The Covid news you may have missed amid ‘freedom day’ furore

Twenty-four hours is a long time in politics

Jon Sharman
Tuesday 20 July 2021 09:13 BST
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No vaccine passports needed for pubs, says minister

England’s so-called freedom day was, for many people, just another busy Monday. For others, it was a booze- and sun-soaked whirlwind of revelry; an outpouring of elation fuelled by the knowledge they no longer have to wear face masks in Tesco – Delta variant be damned.

No midnight pilgrimage to Pryzm for Boris Johnson, however, who remained cooped up in isolation, despite his best efforts.

Perhaps it was jealousy that prompted the PM to sober up clubbers by announcing mandatory vaccine passports, or perhaps it was press images of dancefloors packed with people he had waved through the doors without allowing time for them to be fully inoculated.

So, on F Day plus one, catch up on some of the news you might have missed.

Hospitals and ambulance services are in a deepening crisis caused by the surge in Covid-19 infections as the end of lockdown coincides with added pressure from the heatwave and the return of thousands of workers to offices, writes Shaun Lintern.

More than half of staff at one NHS trust are absent because of Covid-19 isolation rules, forcing operations to be cancelled, while the number of Covid patients in England has leapt by one-third in the past week.

The chief scientific adviser, Sir Patrick Vallance, told a Downing Street press conference he expected the NHS to see 1,000 patients a day being admitted to hospital soon.

Proof of vaccination will be needed to enter a nightclub – and possibly sports matches – as Boris Johnson ordered young Britons to get jabbed or miss out on “life’s pleasures”.

On what was once dubbed “freedom day”, a jittery prime minister betrayed his nervousness at the inevitable surge in Covid cases by announcing a crackdown within 24 hours of lifting rules, writes Rob Merrick. On Tuesday, another minister added to the confusion by insisting pubs would not be affected.

From the end of September, nightclubs will bar entry to unvaccinated customers in a French-style bid to force the 3 million under-30s who have so far refused to get a jab to do so.

It was meant to be a triumphant expression of England’s success in vanquishing Covid-19. Boris Johnson had reportedly planned a “Churchillian” victory speech to be delivered at a historic venue on what had been labelled “freedom day”.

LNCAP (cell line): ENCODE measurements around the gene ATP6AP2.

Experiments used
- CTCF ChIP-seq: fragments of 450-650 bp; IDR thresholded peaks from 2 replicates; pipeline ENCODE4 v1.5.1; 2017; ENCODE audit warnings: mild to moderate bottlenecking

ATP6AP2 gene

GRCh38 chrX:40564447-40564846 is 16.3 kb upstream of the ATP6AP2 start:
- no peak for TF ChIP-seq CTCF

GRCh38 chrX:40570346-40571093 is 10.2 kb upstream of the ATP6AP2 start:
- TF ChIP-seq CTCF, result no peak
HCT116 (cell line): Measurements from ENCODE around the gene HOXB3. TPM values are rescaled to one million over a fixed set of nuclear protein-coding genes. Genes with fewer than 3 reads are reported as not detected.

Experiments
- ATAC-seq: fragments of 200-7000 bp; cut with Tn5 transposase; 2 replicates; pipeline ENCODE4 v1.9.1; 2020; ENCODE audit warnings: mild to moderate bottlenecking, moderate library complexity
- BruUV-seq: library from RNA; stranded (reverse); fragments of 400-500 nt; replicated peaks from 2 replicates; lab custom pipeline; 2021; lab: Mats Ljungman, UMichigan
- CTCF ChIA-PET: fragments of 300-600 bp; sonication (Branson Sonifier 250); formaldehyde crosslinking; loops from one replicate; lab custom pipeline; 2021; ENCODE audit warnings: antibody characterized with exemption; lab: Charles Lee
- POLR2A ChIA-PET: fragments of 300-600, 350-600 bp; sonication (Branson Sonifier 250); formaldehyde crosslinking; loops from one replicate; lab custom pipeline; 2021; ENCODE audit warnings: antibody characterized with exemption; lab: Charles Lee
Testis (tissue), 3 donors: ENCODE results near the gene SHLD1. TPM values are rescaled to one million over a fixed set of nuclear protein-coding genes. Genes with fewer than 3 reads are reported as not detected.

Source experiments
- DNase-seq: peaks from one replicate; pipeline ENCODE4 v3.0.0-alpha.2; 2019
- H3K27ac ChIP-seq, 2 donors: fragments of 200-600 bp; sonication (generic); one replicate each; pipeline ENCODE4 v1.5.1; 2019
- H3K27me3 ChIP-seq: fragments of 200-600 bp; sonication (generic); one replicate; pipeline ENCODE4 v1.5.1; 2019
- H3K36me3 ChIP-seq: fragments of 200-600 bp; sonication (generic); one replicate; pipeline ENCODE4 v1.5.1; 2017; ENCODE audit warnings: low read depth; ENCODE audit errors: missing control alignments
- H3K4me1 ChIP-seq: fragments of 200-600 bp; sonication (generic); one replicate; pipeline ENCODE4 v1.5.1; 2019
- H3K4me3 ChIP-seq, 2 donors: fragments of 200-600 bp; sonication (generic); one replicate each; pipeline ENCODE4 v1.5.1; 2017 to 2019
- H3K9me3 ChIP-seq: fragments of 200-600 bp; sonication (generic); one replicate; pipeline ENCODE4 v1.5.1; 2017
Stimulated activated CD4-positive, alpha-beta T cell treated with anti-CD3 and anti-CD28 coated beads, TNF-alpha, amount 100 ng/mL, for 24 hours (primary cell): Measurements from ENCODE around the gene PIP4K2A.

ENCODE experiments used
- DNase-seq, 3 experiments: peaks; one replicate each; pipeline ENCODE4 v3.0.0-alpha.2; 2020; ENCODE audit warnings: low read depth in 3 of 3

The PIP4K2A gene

As it turned out, the ending of legally enforced restrictions in England arrived with more of a whimper than a flourish of wartime rhetoric, writes Ben Chapman.

The US Centres for Disease Control and Prevention (CDC) has raised its Covid-19 warning level for the UK to “very high”, the highest rating on its scale measuring the threat of Covid-19 within a country.

The agency warned Americans not to travel to the UK, adding that if they “must” travel then it is advisable to be fully vaccinated first, writes John Bowden.

The UK’s rate of new Covid-19 cases has exploded since early June, and is approaching highs previously seen during the worst of the second wave last winter.

Clinically vulnerable children who face an increased risk from Covid-19 are to be vaccinated, the government has confirmed – though health officials have decided against a universal rollout for all under-18s, writes Samuel Lovett.

The Joint Committee on Vaccination and Immunisation (JCVI) has advised that children aged 12 to 15 with severe neurological conditions, Down’s syndrome, immunosuppression or multiple or severe learning disabilities should receive two doses of the Pfizer vaccine.

This recommendation extends to 17-year-olds who are within three months of their 18th birthday, and children as young as 12 who live with an immunosuppressed person.

Boris Johnson refused to take the country into lockdown in the autumn because “the people dying are essentially all over 80”, leaked phone messages appear to show.

The WhatsApp chats, passed to the BBC by former No 10 chief of staff Dominic Cummings, also show the prime minister saying he did not “buy all this NHS overwhelmed stuff” months before deaths soared to over 1,000 a day, writes Jon Stone.

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